11 December 2008 10:23 AM

“Tricks” for Good Behavior

by Dr. Rick

Not too long ago, I received an invitation to contribute to a collection of “some of the secrets” teachers use to “keep kids behaving well, engaged and interested.”  These “tricks of the trade” will be shared with interested – and presumably frustrated – parents, no doubt eager to replicate in their homes the peace, calm, and focused quest for knowledge that can be found daily in school classrooms across the nation.


Yikes!  That’s quite a request. 


Yes, there are indeed lots of “tricks” teachers learn over the years to help them maintain order in their classes and keep learning on a more or less forward march.  I’ll get to some of them in a bit. 


But I’ve also noticed that the teachers who have the most success are not the ones with the best “tricks,” but the ones who have learned the lessons of William Purkey, who writes about “invitational education.”  I heard him speak years ago, and his words have stayed with me ever since.  He suggests that teachers can find themselves in one of four distinct categories.


There are the teachers who are “intentionally disinviting.”  These are the teachers who, in the name of maintaining order, take seriously the old (and discredited) teacher-training adage, “Never smile until Thanksgiving.”  They purposefully want to manage by fear.  Whether fear is a favorable teaching environment is highly debatable, but that’s not their interest.


Then there are the teachers who are “unintentionally disinviting.”  These are the teachers who frighten and intimidate students, although if you were to tell them that they do this, they’d be appalled and at a loss as to why it’s occurring.  For whatever reasons, their behavior and demeanor may be conducive to quiet but not necessarily to learning.


There are teachers who are “unintentionally inviting.”   These are the felicitous souls who are just naturally warm and welcoming.  Kids and adults gravitate to them, are eager to earn their respect, and can’t wait to please them, make them proud.  If you were to ask them why their students behave so well, why they succeed so regularly, these teachers would confess to doing nothing more than “just being myself.”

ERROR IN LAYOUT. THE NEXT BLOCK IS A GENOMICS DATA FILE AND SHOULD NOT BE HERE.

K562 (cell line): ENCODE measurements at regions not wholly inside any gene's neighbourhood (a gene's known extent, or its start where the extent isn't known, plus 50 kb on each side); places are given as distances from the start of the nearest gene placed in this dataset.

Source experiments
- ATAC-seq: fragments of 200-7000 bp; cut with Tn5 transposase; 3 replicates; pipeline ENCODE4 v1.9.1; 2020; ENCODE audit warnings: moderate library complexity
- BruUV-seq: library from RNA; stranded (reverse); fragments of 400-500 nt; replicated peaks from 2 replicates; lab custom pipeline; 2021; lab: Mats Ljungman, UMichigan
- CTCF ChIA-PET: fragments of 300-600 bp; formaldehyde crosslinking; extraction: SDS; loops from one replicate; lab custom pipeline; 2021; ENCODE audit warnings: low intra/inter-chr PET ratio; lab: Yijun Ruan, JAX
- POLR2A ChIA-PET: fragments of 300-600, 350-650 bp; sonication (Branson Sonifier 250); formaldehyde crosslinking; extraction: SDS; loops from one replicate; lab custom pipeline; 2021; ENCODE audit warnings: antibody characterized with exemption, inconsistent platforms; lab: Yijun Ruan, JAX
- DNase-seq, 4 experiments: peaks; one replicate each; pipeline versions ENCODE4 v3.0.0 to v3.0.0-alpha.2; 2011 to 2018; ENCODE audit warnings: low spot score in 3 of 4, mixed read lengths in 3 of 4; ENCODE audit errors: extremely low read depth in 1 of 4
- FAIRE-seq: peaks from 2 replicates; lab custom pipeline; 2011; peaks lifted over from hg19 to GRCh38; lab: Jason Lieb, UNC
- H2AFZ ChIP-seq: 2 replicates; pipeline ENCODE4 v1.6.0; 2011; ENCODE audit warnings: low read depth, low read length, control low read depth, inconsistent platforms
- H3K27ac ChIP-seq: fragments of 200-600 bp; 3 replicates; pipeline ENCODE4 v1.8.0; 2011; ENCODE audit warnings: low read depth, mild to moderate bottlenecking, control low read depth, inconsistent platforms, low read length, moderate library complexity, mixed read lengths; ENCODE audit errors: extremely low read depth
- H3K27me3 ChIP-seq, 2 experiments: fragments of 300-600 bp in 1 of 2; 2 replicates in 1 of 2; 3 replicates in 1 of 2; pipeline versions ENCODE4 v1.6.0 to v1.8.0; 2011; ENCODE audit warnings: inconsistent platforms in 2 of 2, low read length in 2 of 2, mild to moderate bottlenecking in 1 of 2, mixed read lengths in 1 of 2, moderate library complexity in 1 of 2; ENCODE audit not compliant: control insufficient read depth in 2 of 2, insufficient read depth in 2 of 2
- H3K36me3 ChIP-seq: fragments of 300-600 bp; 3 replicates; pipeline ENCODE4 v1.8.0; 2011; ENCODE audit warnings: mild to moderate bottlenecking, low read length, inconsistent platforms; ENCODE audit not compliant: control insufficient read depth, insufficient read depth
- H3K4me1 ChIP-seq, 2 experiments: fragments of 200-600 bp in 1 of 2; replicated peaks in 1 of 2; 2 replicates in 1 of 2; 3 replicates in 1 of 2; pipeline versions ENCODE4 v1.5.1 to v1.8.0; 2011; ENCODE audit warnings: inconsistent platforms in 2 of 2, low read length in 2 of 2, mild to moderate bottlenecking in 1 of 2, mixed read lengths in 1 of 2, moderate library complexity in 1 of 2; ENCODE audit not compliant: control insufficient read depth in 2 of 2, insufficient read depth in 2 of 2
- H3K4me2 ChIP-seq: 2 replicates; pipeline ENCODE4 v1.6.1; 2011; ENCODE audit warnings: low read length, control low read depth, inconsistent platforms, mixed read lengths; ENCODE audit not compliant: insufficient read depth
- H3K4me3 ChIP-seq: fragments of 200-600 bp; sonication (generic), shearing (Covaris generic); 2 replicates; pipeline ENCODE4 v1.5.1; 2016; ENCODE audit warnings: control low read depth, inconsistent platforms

The most self-aware teachers, Purkey suggests, are the ones who are “intentionally inviting.”  They work at their success, leave nothing to chance, and are fully aware of their important job and the little time they have in which to do it.  They know that students succeed readily when they’re nurtured, challenged, held to high expectations, respected, and earn self-confidence.  These teachers have the right personalities, but they also work to make those personalities just right for each student.  Respect underlies everything they do.


All that said, if it’s still tricks you want, then tricks I’ll give you.   Each of these works best if you first and foremost remember Purkey and be “intentionally inviting” in your dealings with children. 


  1. The louder they get, the lower you get.  Lower your voice, and the only way they can hear you is to quiet down.  This takes patience and practice, but it works.  Really.
  2. Allow some activity in study time.  Some kids need to move as they study.  They’re called “kinetic” or sometimes “haptic” learners.  Harness that energy.  Jump rope to this week’s spelling words, and let the rhythm help the learner.
  3. Stick to routines.  Kids love and need routines.  Have a special time for homework, playtime, bedtime, mealtimes, etc.  They need the structure.  You’ll find it helpful, too.
  4. Be a good role model.  Let your kids see you using your math, reading, and writing skills.  That way, they’ll see their lessons as having relevance to “real life.”
  5. Be generous with earned praise.  When your kids are successful, especially with a difficult goal, praise their work, their habits that got them to this success, and their perseverance.
  6. Encourage group studying.  Studying can be a social activity, especially if the kids are middle- or high-schoolers.  “Study buddies” can motivate, challenge, and compete with each other.  They can answer each other’s questions.  They can keep each other on deadline.  You’ll need to monitor them occasionally, but the effects can be positive.
  7. Encourage some friendly competition.  Kids love to compete, so let them challenge each other.  Reward the winners, support the challengers.
  8. Get help early.  If you notice an academic problem, get help right away.  A minor problem is easier to deal with than a major one.  Get help from a teacher before or after school, enlist an Honor Society member, take your kid to a tutor.  Just get help.
  9. Keep deadlines.  Keep a large calendar in a prominent place, so everyone can see upcoming tests, projects, term papers, field trip dates, etc.  Motivate your kid (read: nag) to be ready.
  10. Organize.  Teach your kids to be organized.  Have them keep their school supplies in the same place, so they don’t waste precious minutes during homework time.  Show them how to keep a planner.  Show them how you organize yourself.

During all of this, keep your sense of humor.  Laughter can lighten up the dullest, most difficult tasks.  Be intentional about it.  Purkey’s watching.




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